Losing my dad to grief

I know I am supposed to stay optimistic and I am.  Life could be all be different in a year,  6 months or even 3.

It doesn’t, however, change the fact that  I am experiencing the loss of my dad on a daily basis.  He is standing right there, all of him in one piece, just 15 pounds lighter due to his depression.  Yet, his spirit, and maybe even to a certain extent, his soul, is gone or at least in hiding.    He lost the energy to do anything.  Even the busy work that he always had a knack for finding around the house no longer motivated him.  I used to joke he had ADHD,which might not have been too far from the truth.  Now I have to assign very specific and small step tasks to prevent him from standing there in a heap of lost flesh and bones.

Sometimes as I stand there listening and comforting him in his myriad of imagined troubles–the regular bank statement as an unscheduled charge, the trashman on the mobile phone reporting him for his pile,  or the car stopping in front of house as hackers getting his wifi network, I sense a faint but clear urge to shake him or even slap him.  It is not just that I felt desperate to awaken something in him,  It is also that look of helplessness and worthlessness on his face reminded me of how I was made to feel as a child.  His own anxiety, fear of failure and lack of self-worth was fused into his discipline and fear-based education.  While he was rarely physical, his verbal threatens and facial expression instilled fear and shame, the very same thing he felt about himself, and perhaps his father felt before him.  While I know social, genetic and family factors all conspired against him, I can’t fault the small child in me for feeling the injustice in having been reduced to years of anxiety and unhappiness by a man who turned out to be trapped by fear all his life.  The same man is now dependent on me for the smallest tasks, at an intersection of my life that involves marital crisis, career change, and a vibrant toddler.    That moment was usually gone in seconds, and I am back to answering his concerns as calmly and gently as I could, while mentally adding one more thing to my long do list.  That does make me wonder if that is why elderly abuse can be so common when people take care of their parents.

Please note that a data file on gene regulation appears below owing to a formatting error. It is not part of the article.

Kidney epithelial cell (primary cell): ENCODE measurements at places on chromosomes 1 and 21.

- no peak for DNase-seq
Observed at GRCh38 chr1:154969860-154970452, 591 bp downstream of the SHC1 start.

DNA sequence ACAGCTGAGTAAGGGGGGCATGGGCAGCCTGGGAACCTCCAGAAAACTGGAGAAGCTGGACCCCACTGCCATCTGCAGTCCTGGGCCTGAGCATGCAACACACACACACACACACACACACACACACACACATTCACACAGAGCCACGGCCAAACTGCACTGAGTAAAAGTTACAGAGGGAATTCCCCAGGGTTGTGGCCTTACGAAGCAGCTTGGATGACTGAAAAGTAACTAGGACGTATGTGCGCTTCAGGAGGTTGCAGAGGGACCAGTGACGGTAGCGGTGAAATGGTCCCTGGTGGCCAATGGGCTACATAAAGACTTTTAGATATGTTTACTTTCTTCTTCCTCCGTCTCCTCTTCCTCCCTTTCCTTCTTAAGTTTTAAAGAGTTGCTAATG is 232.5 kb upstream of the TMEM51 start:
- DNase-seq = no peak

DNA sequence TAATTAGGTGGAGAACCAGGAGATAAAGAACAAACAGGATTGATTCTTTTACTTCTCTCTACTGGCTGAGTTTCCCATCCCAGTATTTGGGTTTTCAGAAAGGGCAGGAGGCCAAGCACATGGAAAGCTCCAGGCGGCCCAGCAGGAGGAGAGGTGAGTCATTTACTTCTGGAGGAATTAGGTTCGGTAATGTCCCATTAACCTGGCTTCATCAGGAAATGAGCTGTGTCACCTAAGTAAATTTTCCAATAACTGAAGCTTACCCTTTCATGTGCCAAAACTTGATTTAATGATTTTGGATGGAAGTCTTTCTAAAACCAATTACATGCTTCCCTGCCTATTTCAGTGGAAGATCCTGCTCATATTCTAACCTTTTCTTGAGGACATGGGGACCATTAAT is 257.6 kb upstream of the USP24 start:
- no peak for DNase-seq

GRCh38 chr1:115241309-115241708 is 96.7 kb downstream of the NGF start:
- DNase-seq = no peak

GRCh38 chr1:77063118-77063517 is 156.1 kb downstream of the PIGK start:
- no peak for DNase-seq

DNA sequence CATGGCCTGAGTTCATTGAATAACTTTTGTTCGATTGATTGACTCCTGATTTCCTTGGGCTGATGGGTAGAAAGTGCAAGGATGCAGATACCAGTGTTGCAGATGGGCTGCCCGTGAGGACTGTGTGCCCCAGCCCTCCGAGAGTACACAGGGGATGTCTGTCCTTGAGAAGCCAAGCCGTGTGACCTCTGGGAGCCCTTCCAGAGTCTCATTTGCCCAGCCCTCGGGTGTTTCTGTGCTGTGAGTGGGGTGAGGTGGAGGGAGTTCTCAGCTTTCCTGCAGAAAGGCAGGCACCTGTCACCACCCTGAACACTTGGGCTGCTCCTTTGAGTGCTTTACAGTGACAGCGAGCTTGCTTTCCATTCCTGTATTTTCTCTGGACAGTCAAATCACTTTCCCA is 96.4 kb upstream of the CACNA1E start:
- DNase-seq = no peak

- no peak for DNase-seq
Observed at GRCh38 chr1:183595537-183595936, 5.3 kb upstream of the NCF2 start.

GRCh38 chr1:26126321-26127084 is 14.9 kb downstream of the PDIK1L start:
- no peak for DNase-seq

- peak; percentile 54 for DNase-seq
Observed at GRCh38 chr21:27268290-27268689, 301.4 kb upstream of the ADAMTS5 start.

I am, however, still overall happier than I have ever been.  I am stressed, anxious and scared at times, or maybe often.  But at the risk of sounding like a broken record in my latest posts,  life is ultimately is a beautiful gift with wonderful surprises.   The default state in life can seem like it is pain at times, this is one of those times. But when I focus on the moments of love, then beauty stands out. The neighbor who wiped the blood off my mom’s mouth moments after she passed,  the aunts and uncles who come multiple time a week to help me with my dad,  the friends who show up to counsel my dad, and the knowledge I learn in class to fuel my own self-care and the writing buddies who check in on me and help me remember to keep writing.   Even if some of those help comes with unintended consequences, unwelcome advice, or skewed expectations for my gender that add to my emotional and physical burden, the underlining care expressed nurture my lonely and sad spirit.

It is with this intense focus on the positivity of the moment that I remain steadfast in my calmness with my shriveling dad.   I have empathy for the suffering he is going through as another human, freeing him from his role as my father.  He is, in effect, my other child at this moment.  He is the one I can’t pick up and put in the stroller, the one who is still conscious of everything but powerless to do anything, and the one incapable of feeling anything but sadness and fear.    I behold his vulnerability in my heart, aware and accepting of my inability to help him out of a hole he could only climb out of himself.  I make sure he gets his medicine and gets to his doctor appointments.  Only the modern wonder of science, his own body and whatever sense of self he has built up over his  67 years of life will save him.  If the poverty, political turmoil and emotional disconnect he has experienced in the first 40 years of his life have not completely buried his soul, he will come back with more renewed rigor for this life.

I am hopeful, but I am not invested in the outcome.  I have so much else to live for.  Whatever the process or end, he will have my compassion.  I can hold his pain without being taken over by it.  I will help without losing myself.

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